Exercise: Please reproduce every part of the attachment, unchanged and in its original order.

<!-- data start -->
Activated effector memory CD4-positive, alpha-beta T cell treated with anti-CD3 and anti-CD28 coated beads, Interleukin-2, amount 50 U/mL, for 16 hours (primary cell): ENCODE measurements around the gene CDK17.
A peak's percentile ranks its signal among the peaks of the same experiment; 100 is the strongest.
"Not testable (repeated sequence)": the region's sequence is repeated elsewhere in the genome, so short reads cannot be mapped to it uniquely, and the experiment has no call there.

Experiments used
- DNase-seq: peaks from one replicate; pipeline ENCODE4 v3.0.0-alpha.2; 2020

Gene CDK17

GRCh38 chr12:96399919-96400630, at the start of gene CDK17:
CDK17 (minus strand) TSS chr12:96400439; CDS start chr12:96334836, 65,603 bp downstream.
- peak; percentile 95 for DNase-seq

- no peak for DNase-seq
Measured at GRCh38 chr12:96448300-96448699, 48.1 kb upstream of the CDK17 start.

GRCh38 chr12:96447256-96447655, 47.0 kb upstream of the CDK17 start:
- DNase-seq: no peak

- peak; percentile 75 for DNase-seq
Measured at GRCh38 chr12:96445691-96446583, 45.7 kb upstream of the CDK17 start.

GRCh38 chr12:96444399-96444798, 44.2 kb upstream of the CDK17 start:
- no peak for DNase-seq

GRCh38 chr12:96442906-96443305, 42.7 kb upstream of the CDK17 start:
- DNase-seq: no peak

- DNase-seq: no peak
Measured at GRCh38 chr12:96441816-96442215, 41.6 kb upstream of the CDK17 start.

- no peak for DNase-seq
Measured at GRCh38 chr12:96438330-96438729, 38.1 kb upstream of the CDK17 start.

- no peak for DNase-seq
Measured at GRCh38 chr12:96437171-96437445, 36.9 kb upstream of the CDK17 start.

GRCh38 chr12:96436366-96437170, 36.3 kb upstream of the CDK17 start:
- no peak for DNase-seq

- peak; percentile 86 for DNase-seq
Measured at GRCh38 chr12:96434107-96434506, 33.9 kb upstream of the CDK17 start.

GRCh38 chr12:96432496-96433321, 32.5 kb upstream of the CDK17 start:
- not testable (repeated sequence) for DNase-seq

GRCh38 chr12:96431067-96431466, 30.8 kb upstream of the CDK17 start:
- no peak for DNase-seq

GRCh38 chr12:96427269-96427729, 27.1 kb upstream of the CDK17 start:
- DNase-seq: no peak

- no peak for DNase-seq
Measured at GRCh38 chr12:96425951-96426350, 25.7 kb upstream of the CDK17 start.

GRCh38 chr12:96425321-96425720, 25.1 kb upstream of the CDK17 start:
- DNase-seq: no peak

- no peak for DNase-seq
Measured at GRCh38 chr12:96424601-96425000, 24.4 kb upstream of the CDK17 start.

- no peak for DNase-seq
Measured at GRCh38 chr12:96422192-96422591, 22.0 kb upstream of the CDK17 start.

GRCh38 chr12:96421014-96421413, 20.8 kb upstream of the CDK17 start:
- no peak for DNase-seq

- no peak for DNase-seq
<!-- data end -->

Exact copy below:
Activated effector memory CD4-positive, alpha-beta T cell treated with anti-CD3 and anti-CD28 coated beads, Interleukin-2, amount 50 U/mL, for 16 hours (primary cell): ENCODE measurements around the gene CDK17.
A peak's percentile ranks its signal among the peaks of the same experiment; 100 is the strongest.
"Not testable (repeated sequence)": the region's sequence is repeated elsewhere in the genome, so short reads cannot be mapped to it uniquely, and the experiment has no call there.

Experiments used
- DNase-seq: peaks from one replicate; pipeline ENCODE4 v3.0.0-alpha.2; 2020

Gene CDK17

GRCh38 chr12:96399919-96400630, at the start of gene CDK17:
CDK17 (minus strand) TSS chr12:96400439; CDS start chr12:96334836, 65,603 bp downstream.
- peak; percentile 95 for DNase-seq

- no peak for DNase-seq
Measured at GRCh38 chr12:96448300-96448699, 48.1 kb upstream of the CDK17 start.

GRCh38 chr12:96447256-96447655, 47.0 kb upstream of the CDK17 start:
- DNase-seq: no peak

- peak; percentile 75 for DNase-seq
Measured at GRCh38 chr12:96445691-96446583, 45.7 kb upstream of the CDK17 start.

GRCh38 chr12:96444399-96444798, 44.2 kb upstream of the CDK17 start:
- no peak for DNase-seq

GRCh38 chr12:96442906-96443305, 42.7 kb upstream of the CDK17 start:
- DNase-seq: no peak

- DNase-seq: no peak
Measured at GRCh38 chr12:96441816-96442215, 41.6 kb upstream of the CDK17 start.

- no peak for DNase-seq
Measured at GRCh38 chr12:96438330-96438729, 38.1 kb upstream of the CDK17 start.

- no peak for DNase-seq
Measured at GRCh38 chr12:96437171-96437445, 36.9 kb upstream of the CDK17 start.

GRCh38 chr12:96436366-96437170, 36.3 kb upstream of the CDK17 start:
- no peak for DNase-seq

- peak; percentile 86 for DNase-seq
Measured at GRCh38 chr12:96434107-96434506, 33.9 kb upstream of the CDK17 start.

GRCh38 chr12:96432496-96433321, 32.5 kb upstream of the CDK17 start:
- not testable (repeated sequence) for DNase-seq

GRCh38 chr12:96431067-96431466, 30.8 kb upstream of the CDK17 start:
- no peak for DNase-seq

GRCh38 chr12:96427269-96427729, 27.1 kb upstream of the CDK17 start:
- DNase-seq: no peak

- no peak for DNase-seq
Measured at GRCh38 chr12:96425951-96426350, 25.7 kb upstream of the CDK17 start.

GRCh38 chr12:96425321-96425720, 25.1 kb upstream of the CDK17 start:
- DNase-seq: no peak

- no peak for DNase-seq
Measured at GRCh38 chr12:96424601-96425000, 24.4 kb upstream of the CDK17 start.

- no peak for DNase-seq
Measured at GRCh38 chr12:96422192-96422591, 22.0 kb upstream of the CDK17 start.

GRCh38 chr12:96421014-96421413, 20.8 kb upstream of the CDK17 start:
- no peak for DNase-seq

- no peak for DNase-seq